The musical collaboration of the decade, Raising Sand is the sound of two iconic figures stepping out of their respective comfort zones and letting their instincts lead them across a brave new sonic landscape. Despite hailing from distinctly different backgrounds, Alison Krauss and Robert Plant share a maverick spirit and willingness to extend the boundaries of their respective genres. This spirit, expertly honed by producer T Bone Burnett, has resulted in an album pitched three steps beyond some cosmic collision of early urban blues, spacious West Texas country, and the untapped potential of the folk-rock revolution. Supported by the unparalleled musicianship of Marc Ribot, Dennis Crouch, Mike Seeger, Jay Bellerose, Norman Blake, Greg Leisz, Patrick Warren, and Riley Baugus, Plant and Krauss -- as both solo and harmony vocalists -- tackle an intriguing selection of songs from such tunesmiths as Tom Waits, Gene Clark, Sam Phillips, Townes Van Zandt, The Everly Broth! ers, and Mel Tillis. Raising Sand finds Robert Plant and Alison Krauss exploring popular music's elemental roots while still sounding effortlessly, breath-takingly contemporary. The song "Killing the Blues" is featured in the new JC Penney American Living Campaign. Perhaps only the fantasy duo of King Kong and Bambi could be a more bizarre pairing than Robert Plant and Alison Krauss. Yet on Raising Sand, their haunting and brilliant collaboration, the Led Zeppelin screamer and Nashville's most hypnotic song whisperer seem made for each other. This, however, is not the howling Plant of "Whole Lotta Love," but a far more precise and softer singer than even the one who emerged with Dreamland (2002). No matter that Plant seems so subdued as to be on downers, for that's one of the keys to this most improbable meeting of musical galaxies--almost all of it seems slowed down, out of time, otherworldly, and at times downright David Lynch-ian, the product of an altered consciousness. Yet probably the main reason it all works so well is the choice of producer...
NEW Combo BLUWAVS CD and FLAC FILE The come-from-nowhere success of Shania Twain's previous album, The Woman in Me, proved that the world was ready for a combination of traditional instruments, girl-power themes, and dance-pop dynamics. Whether Twain is a modern-day Dolly Parton or a country music Spice Girl is a matter of perspective. But with her third album, she accentuates the sing-along choruses and simple dance rhythms while downplaying the country elements. As a pop move, it works wonderfully for her, earning Twain a valued spot on MTV, VH-1, and pop radio. The emphasis is on fun rather than depth, of course. But no one can accuse her of being stingy: she and her Svengali-like producer/husband, slick-rock king Robert "Mutt" Lange (Def Leppard, Bryan Adams, AC/DC), load down the album with 16 songs, all of them quite radio-friendly. --Michael McCall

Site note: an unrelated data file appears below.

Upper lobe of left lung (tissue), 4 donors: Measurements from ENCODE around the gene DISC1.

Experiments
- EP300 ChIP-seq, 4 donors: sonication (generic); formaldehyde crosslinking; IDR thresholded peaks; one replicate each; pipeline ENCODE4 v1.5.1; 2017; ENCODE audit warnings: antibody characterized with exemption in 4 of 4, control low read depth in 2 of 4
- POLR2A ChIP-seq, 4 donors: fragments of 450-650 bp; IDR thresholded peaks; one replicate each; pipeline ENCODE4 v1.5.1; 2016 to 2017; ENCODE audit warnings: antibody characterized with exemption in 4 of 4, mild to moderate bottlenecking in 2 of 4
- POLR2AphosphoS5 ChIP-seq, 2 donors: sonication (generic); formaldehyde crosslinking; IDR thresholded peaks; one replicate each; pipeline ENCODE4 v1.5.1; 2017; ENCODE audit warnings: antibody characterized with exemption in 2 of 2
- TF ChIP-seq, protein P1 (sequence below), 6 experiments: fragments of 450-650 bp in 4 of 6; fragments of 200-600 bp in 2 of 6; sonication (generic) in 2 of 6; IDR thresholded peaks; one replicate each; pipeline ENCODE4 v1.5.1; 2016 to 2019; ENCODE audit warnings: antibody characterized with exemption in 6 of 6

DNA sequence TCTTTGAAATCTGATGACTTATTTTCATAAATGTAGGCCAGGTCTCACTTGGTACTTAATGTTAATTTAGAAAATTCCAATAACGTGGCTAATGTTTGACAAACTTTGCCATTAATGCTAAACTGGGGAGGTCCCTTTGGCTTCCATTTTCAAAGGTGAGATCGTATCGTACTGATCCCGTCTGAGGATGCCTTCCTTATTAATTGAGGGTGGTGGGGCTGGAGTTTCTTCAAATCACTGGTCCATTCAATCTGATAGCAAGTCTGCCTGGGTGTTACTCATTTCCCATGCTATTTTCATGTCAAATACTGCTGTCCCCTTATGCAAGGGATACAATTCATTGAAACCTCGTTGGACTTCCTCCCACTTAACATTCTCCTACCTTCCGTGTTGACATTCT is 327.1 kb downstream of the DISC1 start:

Manufacturer: Warner Music Nashville
Based On A True Story... is the highly anticipated 2013 album from Blake Shelton which features his current smash hit, "Sure Be Cool If You Did," which hit No. 1 on Billboard's Country Digital Tracks chart in its first week of release. "Sure Be Cool If You Did" created a buzz, with Entertainment Weekly calling it "ludicrously catchy" with an A- rating and Newsday saying it shows "exactly how The Voice' coach-judge manages to maintain his country cred while wading into the mainstream."
Manufacturer: Sony Nashville/Arista
Produced by Mark Bright, the forthcoming album, Blown Away, was featured in Entertainment Weekly's recent "10 albums we can't wait for." This will be the fourth studio album on 19 Recordings/Arista Nashville for the five-time GrammyÂ® winner. The debut single "Good Girl" isco-written by Underwood. Since releasing Some Hearts in 2005, Underwood has sold more than 14 million albums with Some Hearts, 2007's Carnival Ride, and 2009's Play On. She s amassed 14 No. 1 singles, six of which she co-wrote, and became the first country artist in history and the only American Idol winner ever to achieve 10 No. 1 singles from their first two albums. Underwood is a five-time Grammy Award winner, a two-time Academy of Country Music Entertainer of the Year, a three-time Country Music Association and ACM Female Vocalist winner, and a proud member of the Grand Ole Opry.
After listening to Same Trailer Different Park, the Nashville-based singer-songwriter s first album for Mercury Records, it s clear that this is a girl who has something to say. A true language artist, Kacey nimbly spins webs of words to create the quirky puns, shrewd metaphors, and steely ironies that fill the record.The lead single Merry Go Round garnered quick airplay and critical acclaim from the likes of Rolling Stone (the magazine later placed the song in its vaunted list of the top 50 singles of the year); NPR, which named her their 2012 Best New Artist (all genre); and Slate, where the headline above a rave review of Kacey s work read Is This the Future of Country Music? Billboard took a different track, looking to the past to qualify its praise: Had Loretta Lynn or Dolly Parton arrived on the scene in 2012 instead of the 1960s, some of their compositions could very well have ended up sounding like this.
2014 release, the fourth album from one of Country's most electrifying entertainers and prolific songwriters, The release is the follow-up to his CMA and ACM Album of the Year, Chief, which has gone on to sell over 1.5 million records and produce two #1 singles. On The Outsiders, Jay Joyce once again joins Church for production and songwriting collaborations. Church started writing for the release in 2012 while on his Blood, Sweat & Beers Tour.